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The Kitchn: This sunny lemon tart is practically glowing

The Kitchn: This sunny lemon tart is practically glowing

From the 5 easy and colorful recipes to try this week series
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It’ s easy to make this pastry-case-worthy dessert at home.

There are recipes where taking a few shortcuts or starting with store-bought components is just fine. And then there are recipes where the very best version takes some extra time and effort, but the payoff makes it worth it. Friends, this classic lemon tart is definitely the latter type of recipe. It calls for a whopping amount of egg yolks, a homemade crust, and more lemon zest than you’ve probably ever grated, but the end result is a stunning, almost glowing lemon tart that is the perfect balance of sweet, tart, buttery and rich.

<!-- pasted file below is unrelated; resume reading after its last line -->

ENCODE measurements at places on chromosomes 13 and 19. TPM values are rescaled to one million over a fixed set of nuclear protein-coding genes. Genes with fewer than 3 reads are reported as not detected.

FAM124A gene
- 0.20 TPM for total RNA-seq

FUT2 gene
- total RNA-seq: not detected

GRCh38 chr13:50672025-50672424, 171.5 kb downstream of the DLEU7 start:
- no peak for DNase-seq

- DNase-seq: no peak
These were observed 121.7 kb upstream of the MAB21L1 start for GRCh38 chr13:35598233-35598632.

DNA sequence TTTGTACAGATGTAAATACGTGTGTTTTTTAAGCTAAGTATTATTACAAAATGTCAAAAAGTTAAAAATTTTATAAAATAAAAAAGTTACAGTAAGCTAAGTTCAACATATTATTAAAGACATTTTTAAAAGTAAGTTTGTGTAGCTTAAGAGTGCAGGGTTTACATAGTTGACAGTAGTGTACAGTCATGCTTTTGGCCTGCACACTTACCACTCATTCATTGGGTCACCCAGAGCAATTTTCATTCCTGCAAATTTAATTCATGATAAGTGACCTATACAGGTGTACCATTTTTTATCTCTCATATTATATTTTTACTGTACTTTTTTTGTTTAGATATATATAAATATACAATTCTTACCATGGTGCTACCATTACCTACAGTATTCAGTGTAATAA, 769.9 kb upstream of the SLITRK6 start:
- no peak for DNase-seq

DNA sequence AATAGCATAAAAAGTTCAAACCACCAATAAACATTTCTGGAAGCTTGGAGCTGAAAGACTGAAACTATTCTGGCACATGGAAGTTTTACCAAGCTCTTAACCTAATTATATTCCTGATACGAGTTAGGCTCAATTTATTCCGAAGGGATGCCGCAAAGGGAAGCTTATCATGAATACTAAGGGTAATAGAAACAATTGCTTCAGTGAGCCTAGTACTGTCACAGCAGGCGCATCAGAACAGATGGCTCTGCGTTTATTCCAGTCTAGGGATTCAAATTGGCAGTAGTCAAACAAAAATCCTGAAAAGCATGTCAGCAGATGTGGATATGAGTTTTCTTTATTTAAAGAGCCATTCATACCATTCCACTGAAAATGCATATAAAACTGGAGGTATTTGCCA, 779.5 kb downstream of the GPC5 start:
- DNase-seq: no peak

The origins of this lemon tart recipe

I rarely find a recipe that stops me in my tracks, but that’s exactly what happened when I took my first bite of Cook’s Illustrated’s lemon tart. My husband and 7-year-old daughter made it for our Christmas dessert, and while it took them the better part of the day (and left us with a sink full of dishes), it was picture-perfect and honestly the best lemon tart I’d ever had, fancy bakery versions included.

The lemon filling wasn’t overly gloopy or eggy, and it set just perfectly in the sturdy crust, which cut like a dream but still melted in my mouth. Having worked in the Cook’s Illustrated’s test kitchen myself, I knew they had worked hard to make the recipe as foolproof as possible.